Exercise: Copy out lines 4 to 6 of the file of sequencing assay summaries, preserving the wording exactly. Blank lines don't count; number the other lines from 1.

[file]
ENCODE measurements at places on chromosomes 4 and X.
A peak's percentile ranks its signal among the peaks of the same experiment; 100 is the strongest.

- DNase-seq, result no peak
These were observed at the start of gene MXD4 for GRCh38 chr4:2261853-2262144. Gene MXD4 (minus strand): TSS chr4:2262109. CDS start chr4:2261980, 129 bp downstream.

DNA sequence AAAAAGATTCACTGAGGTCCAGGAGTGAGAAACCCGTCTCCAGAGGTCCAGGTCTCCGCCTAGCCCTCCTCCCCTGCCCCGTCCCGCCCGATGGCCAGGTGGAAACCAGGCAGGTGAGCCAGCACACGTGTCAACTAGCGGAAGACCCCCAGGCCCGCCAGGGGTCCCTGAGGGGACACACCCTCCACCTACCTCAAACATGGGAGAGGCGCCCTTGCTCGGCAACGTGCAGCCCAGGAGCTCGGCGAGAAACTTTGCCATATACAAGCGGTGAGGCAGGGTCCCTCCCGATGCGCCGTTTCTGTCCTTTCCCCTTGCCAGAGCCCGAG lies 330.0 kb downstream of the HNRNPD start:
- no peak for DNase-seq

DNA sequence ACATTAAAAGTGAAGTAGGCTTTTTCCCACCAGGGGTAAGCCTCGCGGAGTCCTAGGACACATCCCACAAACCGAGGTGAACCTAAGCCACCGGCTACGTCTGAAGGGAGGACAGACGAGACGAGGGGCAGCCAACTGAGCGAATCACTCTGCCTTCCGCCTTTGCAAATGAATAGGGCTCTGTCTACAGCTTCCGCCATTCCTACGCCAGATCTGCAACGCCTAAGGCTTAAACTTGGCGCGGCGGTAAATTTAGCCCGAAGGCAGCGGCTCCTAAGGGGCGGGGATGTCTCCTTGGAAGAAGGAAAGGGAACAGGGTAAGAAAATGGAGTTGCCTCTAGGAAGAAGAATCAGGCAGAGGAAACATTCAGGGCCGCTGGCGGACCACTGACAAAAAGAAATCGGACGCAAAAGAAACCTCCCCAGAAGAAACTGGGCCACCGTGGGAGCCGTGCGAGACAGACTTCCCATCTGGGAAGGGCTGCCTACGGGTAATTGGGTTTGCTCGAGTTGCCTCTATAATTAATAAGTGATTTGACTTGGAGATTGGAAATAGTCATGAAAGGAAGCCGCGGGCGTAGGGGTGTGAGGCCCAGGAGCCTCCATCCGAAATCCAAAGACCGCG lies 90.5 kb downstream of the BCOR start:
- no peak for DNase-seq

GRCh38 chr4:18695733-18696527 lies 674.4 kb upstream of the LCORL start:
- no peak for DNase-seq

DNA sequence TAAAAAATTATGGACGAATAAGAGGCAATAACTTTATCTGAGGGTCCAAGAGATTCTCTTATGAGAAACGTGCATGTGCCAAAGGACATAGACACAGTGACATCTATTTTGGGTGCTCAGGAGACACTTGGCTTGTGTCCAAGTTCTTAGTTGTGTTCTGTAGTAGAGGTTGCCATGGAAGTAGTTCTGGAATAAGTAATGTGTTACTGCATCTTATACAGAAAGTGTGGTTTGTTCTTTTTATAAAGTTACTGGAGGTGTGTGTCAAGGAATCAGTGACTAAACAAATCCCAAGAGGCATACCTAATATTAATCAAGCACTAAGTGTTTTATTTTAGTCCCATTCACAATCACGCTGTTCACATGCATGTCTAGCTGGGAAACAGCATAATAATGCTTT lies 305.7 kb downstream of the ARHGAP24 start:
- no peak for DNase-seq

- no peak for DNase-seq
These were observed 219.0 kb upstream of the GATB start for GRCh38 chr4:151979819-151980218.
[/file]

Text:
These were observed at the start of gene MXD4 for GRCh38 chr4:2261853-2262144. Gene MXD4 (minus strand): TSS chr4:2262109. CDS start chr4:2261980, 129 bp downstream.

DNA sequence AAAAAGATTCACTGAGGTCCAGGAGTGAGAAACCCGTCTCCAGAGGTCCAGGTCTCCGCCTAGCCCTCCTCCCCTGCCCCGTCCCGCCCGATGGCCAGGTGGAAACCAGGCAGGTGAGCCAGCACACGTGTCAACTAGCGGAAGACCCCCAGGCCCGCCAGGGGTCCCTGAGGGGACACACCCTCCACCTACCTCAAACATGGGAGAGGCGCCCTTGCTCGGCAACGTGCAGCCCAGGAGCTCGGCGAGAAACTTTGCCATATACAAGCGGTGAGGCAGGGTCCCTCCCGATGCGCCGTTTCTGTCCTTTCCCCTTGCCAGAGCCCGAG lies 330.0 kb downstream of the HNRNPD start:
- no peak for DNase-seq